By April however a huge disillusionment with the Bolsheviks had begun to set in. It was the period of 'war communism' and what the Bolsheviks were chiefly after, like the Germans before them, was a monopoly control of grain, a policy enforced by the Cheka at its most brutal. To quote Chopard (Ère des atamans, p.61), ever since 1917 the peasants had demanded 'a power that looked like the rebels, relieved from "the yoke of strangers" that is to say of the national minorities, "a true worker and peasant power", they demanded, in the hands of Ukrainians, when the officers sent from the towns were most often Russian or Jewish.' To quote the Ukrainian Wikipedia account of the Grigoriev uprising, the leadership of the Ukrainian SSR and the Red Army 'did not have time to react to the rapid change in the situation in Ukraine, striving to achieve several ambitious goals at the same time. Namely: to obtain large supplies of food from Ukraine on a gratuitous basis (which required food distribution and a food monopoly), defeat the Volunteer Army in operations in the south of the Donetsk Basin, and invade Europe to support the Soviet regime in Hungary.' In this context the article claims: 'Thousands of peasants died at the hands of uncontrollably acting district and front-line Cheka, punitive squads and Revolutionary Tribunals. The Bureau of the Ukrainian Soviet Press reported on the "unnecessary brutality of the Cheka in the villages" - on floggings, robberies, shootings. Bolsheviks were losing their positions in local councils, peasants were turning to active forms of resistance.'

One of the first of the 'atamans', previously, at least briefly, allied with the Reds, was Yehven Petrovych Angel, who had already gained a reputation for brutality and antisemitism while still allied with Petliura. He was based in Chernihiv province just east of Kiev. According to his Ukrainian Wikipedia account: 

'Already two months after the arrival of the Reds, Cossack unrest began in the north of the Ukrainian People's Republic. On March 25, 1919, free Cossacks from Guzhivka, Rozhnyvka, Krupychpol, Maksimivka and other Cossack communities liberated Ichnya in the Borznyansky District. The uprising was poorly prepared, after the liberation of Ichna, a large part of the Cossacks went home, for which they paid the price. Ataman Angel was not in Ichenskyi at that time, he was conducting negotiations in Tripilla in Kyiv region about joint actions with Ataman Zeleny (ensign Danylo Terpylo ) and other atamans. He became a member of the revolutionary committee of the rebels, whose military commissar became Ataman Zeleny [8].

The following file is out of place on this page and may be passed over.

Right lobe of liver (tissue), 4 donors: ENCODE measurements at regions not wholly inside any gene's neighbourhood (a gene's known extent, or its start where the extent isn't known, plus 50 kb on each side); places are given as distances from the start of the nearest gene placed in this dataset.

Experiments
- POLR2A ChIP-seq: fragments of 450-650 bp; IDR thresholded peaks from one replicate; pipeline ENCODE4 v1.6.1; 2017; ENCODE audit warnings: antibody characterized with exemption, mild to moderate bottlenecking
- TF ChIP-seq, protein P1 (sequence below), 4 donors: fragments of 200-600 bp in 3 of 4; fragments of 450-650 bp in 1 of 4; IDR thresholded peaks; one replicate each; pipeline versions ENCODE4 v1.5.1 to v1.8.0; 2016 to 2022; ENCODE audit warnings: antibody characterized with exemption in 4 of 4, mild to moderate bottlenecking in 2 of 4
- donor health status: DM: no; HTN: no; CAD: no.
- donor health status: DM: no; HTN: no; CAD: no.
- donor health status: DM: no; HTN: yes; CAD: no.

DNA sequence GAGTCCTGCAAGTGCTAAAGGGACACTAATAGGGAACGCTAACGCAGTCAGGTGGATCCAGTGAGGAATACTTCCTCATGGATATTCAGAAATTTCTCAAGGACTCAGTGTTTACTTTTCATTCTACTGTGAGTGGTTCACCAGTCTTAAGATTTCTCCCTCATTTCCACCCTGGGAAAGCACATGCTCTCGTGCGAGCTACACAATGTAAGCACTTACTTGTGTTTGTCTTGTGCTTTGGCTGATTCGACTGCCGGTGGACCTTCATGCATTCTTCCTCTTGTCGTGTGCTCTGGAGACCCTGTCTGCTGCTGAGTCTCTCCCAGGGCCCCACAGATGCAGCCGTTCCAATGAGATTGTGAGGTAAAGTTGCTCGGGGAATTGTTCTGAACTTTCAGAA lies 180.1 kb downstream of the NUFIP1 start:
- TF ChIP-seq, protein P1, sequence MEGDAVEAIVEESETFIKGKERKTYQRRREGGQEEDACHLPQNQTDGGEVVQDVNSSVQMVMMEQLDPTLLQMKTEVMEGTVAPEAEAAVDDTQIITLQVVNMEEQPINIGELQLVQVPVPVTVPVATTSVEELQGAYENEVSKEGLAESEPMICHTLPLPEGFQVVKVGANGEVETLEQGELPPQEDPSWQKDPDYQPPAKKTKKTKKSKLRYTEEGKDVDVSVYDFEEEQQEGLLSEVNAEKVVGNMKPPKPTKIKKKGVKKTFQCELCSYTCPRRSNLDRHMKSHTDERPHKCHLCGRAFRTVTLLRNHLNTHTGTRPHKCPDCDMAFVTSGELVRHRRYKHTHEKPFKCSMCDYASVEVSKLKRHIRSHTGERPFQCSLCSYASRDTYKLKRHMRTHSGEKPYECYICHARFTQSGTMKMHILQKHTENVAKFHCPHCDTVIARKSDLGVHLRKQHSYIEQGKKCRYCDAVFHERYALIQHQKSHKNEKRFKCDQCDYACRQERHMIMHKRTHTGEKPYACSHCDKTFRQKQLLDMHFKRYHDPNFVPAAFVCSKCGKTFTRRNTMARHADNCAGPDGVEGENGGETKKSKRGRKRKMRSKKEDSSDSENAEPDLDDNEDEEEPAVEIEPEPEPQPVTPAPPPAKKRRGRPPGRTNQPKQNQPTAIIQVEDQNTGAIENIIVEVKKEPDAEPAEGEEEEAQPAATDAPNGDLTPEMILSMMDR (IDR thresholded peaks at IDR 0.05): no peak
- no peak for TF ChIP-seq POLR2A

'Returning to Ichnyan Oblast at the beginning of April, Angel with a detachment of 400-450 Cossacks continued the uprising, liberating villages in Borznyan and Prylutsk counties from the power of the Bolsheviks. On April 12, he liberated the ancient village of Ivanytsia, the former town of the Hundredth of the Prylutsky regiment, a stronghold of the free Cossacks. Red troops knocked out the ataman's detachment from Ivanytsia, but after a couple of days he entered the village again. On April 15, Angel together with Ataman Kyril Shekera captured the district center of Borzna, disarming the 20th Infantry Regiment of the 3rd Russian-Bolshevik Division, and held the town until April 23, 1919.

'Near the village of Yaroshivka, Prylutsky District, Angel's squad engaged in a five-hour battle with the Red Army, which tried to stop it. On April 23, the Prylutsky District Executive Committee reported that Ataman Angel was declared "outlaw" based on the order of the [Bolshevik] "Worker-Peasant Government of Ukraine", which was located in Kharkiv .

At the end of April 1919, near the village of Zagrebli in the Lubensk District, Angel's detachment entered into battle with units of the Lubensk Cheka and the Lubensk and Lohvytskyi Military Commissariats. They [the Reds - PB] captured the headquarters of the detachment and a significant part of the weapons, but Angel managed to break away from the pursuit with the main part of the detachment. After this battle, his detachment was divided into several parts - some Cossacks evacuated to family nests, while others, breaking into small groups, redeployed to the Prylutka and Ichnyan forests. On May 3, 1919, Angel with a small detachment (60 Cossacks) moved to the right bank of the Dnieper and joined the detachment of Ataman Zelenyi'